A decision on some of the nine post offices in the north country eyed for closure could come within the month.
The date has passed or is nearing for the period to end for public comments. A decision from the U.S. Postal Service could come within weeks of each of the endings of the comment periods, spokeswoman Maureen P. Marion said.
Post offices under consideration for closing are Hailesboro, Parishville, West Stockholm, DePeyster, Ellisburg, Deferiet, Fishers Landing, Lorraine and Thousand Island Park, which is working on a seasonal plan.
Comment periods for Thousand Island Park, Lorraine, Hailesboro, DePeyster, Fishers Landing and Deferiet end this week. The comment period for Ellisburg ends Tuesday. For West Stockholm, the comment period concludes July 22. The Parishville comment period ends Aug. 16.
Patrons unhappy with decisions to close may ask for a review by the Postal Regulatory Commission. Ms. Marion said she did not know of any decisions the commission had reversed.
"It is a review of the process rather than an appeal per se," Ms. Marion said.
The Postal Service conducted a time/use study at all of the offices it targeted.
Parishville, for example, handled an average of 22 transactions daily and spent 23 minutes doing it.
"It's a tough argument that makes for an eight-hour day," Ms. Marion said.
Closing the office would save the Postal Service $26,000 annually, although the agency is looking beyond money.
"We do recognize that not every office is going to be over the top," she said. "Our need is to make sure there is a balance between a good use of our resources while providing services that people are looking for."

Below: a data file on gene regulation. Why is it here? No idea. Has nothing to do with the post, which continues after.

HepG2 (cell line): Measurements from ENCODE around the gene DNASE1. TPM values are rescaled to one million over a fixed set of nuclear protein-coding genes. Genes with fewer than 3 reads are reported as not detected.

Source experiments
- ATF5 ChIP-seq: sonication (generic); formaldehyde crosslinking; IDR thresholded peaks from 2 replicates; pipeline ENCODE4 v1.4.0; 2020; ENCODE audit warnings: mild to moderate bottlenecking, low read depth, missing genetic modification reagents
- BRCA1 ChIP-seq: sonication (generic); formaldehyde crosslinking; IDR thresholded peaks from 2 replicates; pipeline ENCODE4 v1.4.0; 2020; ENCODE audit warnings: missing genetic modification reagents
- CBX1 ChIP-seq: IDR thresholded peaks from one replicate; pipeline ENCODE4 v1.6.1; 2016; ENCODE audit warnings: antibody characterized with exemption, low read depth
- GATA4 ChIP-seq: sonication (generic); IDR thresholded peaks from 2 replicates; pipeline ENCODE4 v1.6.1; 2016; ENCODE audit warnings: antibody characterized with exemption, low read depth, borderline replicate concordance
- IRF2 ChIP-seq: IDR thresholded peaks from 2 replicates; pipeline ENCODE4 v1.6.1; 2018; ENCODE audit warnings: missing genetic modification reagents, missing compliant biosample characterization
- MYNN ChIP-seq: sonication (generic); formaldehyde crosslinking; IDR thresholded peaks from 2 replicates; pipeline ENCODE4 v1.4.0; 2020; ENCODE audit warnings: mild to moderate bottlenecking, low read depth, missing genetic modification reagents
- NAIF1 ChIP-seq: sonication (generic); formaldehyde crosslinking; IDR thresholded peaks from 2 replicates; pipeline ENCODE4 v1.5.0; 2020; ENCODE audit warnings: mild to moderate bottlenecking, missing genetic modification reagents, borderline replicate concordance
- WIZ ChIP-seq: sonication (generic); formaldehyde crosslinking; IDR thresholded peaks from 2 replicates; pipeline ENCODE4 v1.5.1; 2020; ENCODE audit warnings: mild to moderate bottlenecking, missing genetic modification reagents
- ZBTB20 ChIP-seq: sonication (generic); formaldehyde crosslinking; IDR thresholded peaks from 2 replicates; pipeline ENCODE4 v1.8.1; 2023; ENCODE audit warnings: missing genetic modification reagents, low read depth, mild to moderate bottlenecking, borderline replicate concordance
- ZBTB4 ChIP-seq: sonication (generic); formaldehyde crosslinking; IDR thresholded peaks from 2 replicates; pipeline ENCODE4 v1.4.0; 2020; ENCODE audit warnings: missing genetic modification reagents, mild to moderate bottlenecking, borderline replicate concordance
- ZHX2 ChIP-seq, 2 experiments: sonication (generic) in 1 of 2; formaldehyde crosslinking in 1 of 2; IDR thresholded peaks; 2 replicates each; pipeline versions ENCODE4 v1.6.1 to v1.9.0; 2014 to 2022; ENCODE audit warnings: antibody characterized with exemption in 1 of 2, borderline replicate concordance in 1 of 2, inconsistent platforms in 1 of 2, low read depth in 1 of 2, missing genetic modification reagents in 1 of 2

However, each of the offices has a small workload.
Fishers Landing has annual overhead of $88,000 with a revenue of $22,000, and averages 1.6 hours of work daily. The DePeyster office averages 1.7 hours of work daily, has annual revenue of $16,000 and an overhead of $60,000.
The Hailesboro office was the most active of the nine, averaging 2.4 hours of work daily. It has overhead of $85,000 and annually brings in $63,000.
Overhead costs include the lease, utilities, salaries and fringe benefits, including that of backup staff and transportation.
Supporters of the Hailesboro office are building a case to keep it open.
The Postal Service may not realize the Hailesboro office serves more than its 133 box holders, 59 of whom are senior citizens, said Natalie J. Spilman, a member of the group trying to keep it open.
The Gouverneur Post Office, the closest to Hailesboro, does not have adequate boxes to serve those displaced, and putting up a mailbox would cost each box holder at least $100.
Large shipments of packages for the military are sent from Hailesboro. Although Ms. Marion said the Postal Service could provide services for special mailings, Ms. Spilman said organizers likely will switch to UPS.
She submitted a packet to the Postal Service containing a petition with 417 signatures and resolutions of support from governmental bodies, among other data.
"It's a no-brainer for us, although I think the Postal Service sees things differently," Ms. Spilman said.
In addition, the community meeting sponsored by the Postal Service was flawed because it took place in the morning when many people are at work, she said.